Journalists Maria Ressa, Dmitry Muratov awarded 2021 Nobel Peace Prize

By 13 Oct 2021

The 2021 Nobel Peace Prize has been awarded to journalists Maria Ressa of the Philippines and Dmitry Muratov of Russia. The Nobel committee chair, Berit Reiss-Andersen, said the awards were made for “their efforts to safeguard freedom of expression, which is a precondition for democracy and lasting peace.”

(l-r) Maria Ressa and Dmitry Muratov

Maria Ressa has been a journalist in Asia for over 30 years, with a career spanning various media. Her interest and talents in technology and new media were an impetus for her becoming one of the founders and eventually the CEO of Rappler, a social news network that aims to inspire community engagement and fuel social change. It became one of the first websites in the Philippines to use online multimedia such as video, text, audio and photos, incorporating social media sites for distribution.

Since the 2016 election of President Rodrigo Duterte, Rappler has fallen victim to a deliberate and highly targeted online campaign by supporters of the controversial head of state that seeks to discredit the media organisation and drown out criticism.

Maria Ressa said, “I don’t think this is me, I think this is Rappler. I have – we have – all along said this since 2016, that that we are fighting for facts. And when we live in a world where facts are debatable, when the world’s largest distributor of news prioritises the spread of lies laced with anger and hate, and spreads it faster and further than facts, then journalism becomes activism… In a battle for facts, I guess what this just shows is that that the Nobel Peace Prize committee realised that a world without facts means a world without truth and trust.”

Dmitry Muratov is the editor the Russian newspaper Novaya Gazeta. It has been described as the only truly critical voice with national influence in today’s Russia, known for its in-depth investigations on sensitive issues such as high-level corruption, human rights violations and abuse of power. With such notoriety comes the ‘reward’ of rarely escaping the invasive eye of the authorities and their all-powerful board of censors.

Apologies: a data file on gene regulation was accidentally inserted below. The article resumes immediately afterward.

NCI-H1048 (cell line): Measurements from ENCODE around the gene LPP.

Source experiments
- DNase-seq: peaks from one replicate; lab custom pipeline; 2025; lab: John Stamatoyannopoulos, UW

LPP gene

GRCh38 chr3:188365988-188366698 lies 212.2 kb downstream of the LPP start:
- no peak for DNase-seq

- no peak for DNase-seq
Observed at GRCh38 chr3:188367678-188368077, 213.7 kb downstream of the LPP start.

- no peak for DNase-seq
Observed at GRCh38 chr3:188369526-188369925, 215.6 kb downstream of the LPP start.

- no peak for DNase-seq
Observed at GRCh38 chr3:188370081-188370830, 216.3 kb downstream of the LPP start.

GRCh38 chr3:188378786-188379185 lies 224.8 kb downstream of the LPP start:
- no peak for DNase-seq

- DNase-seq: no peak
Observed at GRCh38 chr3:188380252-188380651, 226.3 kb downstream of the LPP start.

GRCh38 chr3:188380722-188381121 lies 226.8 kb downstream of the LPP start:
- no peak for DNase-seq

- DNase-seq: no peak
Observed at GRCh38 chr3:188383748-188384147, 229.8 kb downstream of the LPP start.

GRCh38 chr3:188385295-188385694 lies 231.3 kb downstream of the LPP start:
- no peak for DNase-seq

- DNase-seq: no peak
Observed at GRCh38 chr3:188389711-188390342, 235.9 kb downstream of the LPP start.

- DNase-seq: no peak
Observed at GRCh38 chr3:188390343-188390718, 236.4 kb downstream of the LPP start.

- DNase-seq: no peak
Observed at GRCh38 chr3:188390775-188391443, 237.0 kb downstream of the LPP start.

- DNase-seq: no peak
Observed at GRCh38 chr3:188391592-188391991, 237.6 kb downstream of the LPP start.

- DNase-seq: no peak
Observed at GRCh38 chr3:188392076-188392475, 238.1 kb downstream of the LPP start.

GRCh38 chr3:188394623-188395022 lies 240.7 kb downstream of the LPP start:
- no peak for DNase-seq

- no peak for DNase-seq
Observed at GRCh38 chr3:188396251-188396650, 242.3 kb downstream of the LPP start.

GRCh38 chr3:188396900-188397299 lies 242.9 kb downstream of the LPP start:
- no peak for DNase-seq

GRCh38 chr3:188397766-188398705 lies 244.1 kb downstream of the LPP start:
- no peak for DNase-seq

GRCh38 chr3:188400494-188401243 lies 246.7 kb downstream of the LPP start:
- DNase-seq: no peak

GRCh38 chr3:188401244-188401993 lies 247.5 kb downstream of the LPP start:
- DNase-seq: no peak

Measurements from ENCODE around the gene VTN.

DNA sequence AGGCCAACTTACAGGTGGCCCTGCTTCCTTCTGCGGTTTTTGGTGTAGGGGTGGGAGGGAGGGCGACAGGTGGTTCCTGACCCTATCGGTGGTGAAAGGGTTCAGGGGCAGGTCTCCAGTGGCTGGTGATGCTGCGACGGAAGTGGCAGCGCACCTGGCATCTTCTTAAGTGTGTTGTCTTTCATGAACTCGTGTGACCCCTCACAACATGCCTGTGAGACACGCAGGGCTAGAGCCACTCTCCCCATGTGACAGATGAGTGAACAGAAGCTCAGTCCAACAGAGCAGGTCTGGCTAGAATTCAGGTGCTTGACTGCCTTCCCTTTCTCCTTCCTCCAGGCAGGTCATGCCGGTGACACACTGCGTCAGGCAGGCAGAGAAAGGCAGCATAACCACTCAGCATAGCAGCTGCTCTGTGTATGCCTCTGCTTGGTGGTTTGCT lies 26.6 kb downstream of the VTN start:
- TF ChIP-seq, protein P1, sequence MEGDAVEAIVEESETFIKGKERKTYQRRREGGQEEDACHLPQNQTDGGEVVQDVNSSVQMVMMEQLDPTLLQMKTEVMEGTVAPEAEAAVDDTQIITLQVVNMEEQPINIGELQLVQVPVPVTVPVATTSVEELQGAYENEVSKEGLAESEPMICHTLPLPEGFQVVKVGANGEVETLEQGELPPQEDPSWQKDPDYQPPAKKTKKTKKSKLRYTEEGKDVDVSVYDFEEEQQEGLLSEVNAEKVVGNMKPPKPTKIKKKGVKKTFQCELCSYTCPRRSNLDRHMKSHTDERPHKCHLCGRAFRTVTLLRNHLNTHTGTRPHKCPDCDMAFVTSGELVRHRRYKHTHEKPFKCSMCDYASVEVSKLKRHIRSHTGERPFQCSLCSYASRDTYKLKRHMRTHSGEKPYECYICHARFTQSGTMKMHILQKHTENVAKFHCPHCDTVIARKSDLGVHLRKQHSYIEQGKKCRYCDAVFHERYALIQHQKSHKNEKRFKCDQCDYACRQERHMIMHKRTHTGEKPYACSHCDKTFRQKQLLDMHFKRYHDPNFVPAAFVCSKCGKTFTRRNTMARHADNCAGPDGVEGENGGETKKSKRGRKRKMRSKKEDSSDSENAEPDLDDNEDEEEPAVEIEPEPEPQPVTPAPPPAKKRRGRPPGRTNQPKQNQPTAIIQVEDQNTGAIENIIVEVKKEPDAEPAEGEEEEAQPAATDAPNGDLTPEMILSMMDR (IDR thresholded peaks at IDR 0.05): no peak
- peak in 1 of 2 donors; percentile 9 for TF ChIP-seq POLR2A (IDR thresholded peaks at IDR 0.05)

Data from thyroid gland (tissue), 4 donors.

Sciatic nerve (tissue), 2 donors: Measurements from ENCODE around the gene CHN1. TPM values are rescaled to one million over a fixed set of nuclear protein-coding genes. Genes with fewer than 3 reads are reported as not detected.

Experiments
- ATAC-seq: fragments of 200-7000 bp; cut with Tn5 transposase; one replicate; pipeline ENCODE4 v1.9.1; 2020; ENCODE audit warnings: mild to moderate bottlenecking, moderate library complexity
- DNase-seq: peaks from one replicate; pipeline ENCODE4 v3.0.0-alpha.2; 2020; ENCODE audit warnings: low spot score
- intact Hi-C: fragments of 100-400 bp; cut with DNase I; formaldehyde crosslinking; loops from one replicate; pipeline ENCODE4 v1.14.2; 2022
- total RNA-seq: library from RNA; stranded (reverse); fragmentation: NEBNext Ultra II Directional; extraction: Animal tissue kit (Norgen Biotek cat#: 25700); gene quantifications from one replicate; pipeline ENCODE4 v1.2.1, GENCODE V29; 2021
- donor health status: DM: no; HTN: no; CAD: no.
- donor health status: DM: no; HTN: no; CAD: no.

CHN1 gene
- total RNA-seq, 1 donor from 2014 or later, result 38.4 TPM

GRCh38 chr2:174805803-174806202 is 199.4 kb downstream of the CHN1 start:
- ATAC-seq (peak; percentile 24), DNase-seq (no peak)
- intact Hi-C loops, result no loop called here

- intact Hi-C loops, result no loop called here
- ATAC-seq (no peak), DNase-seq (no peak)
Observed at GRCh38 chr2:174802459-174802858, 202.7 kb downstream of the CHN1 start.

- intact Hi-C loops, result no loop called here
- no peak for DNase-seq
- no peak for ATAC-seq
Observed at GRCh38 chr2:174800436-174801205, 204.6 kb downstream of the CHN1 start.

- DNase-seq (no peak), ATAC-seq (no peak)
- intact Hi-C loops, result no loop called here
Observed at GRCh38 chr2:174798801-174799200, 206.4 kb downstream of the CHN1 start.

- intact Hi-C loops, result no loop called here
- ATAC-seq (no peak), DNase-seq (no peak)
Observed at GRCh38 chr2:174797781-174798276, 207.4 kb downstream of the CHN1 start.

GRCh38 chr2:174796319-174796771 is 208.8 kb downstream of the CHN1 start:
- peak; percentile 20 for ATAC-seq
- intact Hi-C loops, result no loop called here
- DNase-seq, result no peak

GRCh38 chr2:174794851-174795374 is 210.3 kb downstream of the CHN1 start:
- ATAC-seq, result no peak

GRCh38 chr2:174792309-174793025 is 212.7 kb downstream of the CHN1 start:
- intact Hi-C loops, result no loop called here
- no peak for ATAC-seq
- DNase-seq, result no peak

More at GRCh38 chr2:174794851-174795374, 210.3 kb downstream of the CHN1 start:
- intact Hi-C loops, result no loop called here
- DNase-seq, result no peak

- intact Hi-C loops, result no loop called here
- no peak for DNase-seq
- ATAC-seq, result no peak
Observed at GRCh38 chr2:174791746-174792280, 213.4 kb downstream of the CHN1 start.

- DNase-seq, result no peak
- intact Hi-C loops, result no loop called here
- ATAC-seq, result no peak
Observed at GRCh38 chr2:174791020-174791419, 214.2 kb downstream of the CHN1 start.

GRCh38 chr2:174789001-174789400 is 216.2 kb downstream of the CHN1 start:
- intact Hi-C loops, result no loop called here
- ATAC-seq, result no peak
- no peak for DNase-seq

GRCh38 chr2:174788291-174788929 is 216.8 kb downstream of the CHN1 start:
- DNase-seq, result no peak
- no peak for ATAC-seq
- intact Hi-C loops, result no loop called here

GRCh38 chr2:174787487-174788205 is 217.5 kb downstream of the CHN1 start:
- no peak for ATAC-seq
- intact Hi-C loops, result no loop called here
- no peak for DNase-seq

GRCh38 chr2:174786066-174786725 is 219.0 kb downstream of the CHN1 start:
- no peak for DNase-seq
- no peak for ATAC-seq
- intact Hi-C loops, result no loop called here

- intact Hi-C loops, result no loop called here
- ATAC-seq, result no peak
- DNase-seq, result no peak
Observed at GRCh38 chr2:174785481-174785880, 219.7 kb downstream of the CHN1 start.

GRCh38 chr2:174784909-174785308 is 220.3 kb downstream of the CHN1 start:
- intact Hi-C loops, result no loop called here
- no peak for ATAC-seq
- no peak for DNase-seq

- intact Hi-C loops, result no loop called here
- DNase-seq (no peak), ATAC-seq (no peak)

Tragically, Novaya Gazeta has paid the heaviest price for its investigative and pioneering work worldwide; six of its journalists have been killed in retaliation for their work or have died under suspicious circumstances, and many of its staff receive regular threats.

The most prominent casualty was investigative journalist Anna Politkovskaya, who gained international recognition for her independent coverage of Chechnya and the North Caucasus. On 7 October 2006, she was shot and killed in the elevator of her block of flats. Those responsible for ordering her killing have never been identified.

Dmitry Muratov said, ““We will continue to represent Russian journalism, which is now being suppressed. That’s all. We will try to help people who are now labelled as ‘foreign agents’, who are being attacked and expelled from the country.”

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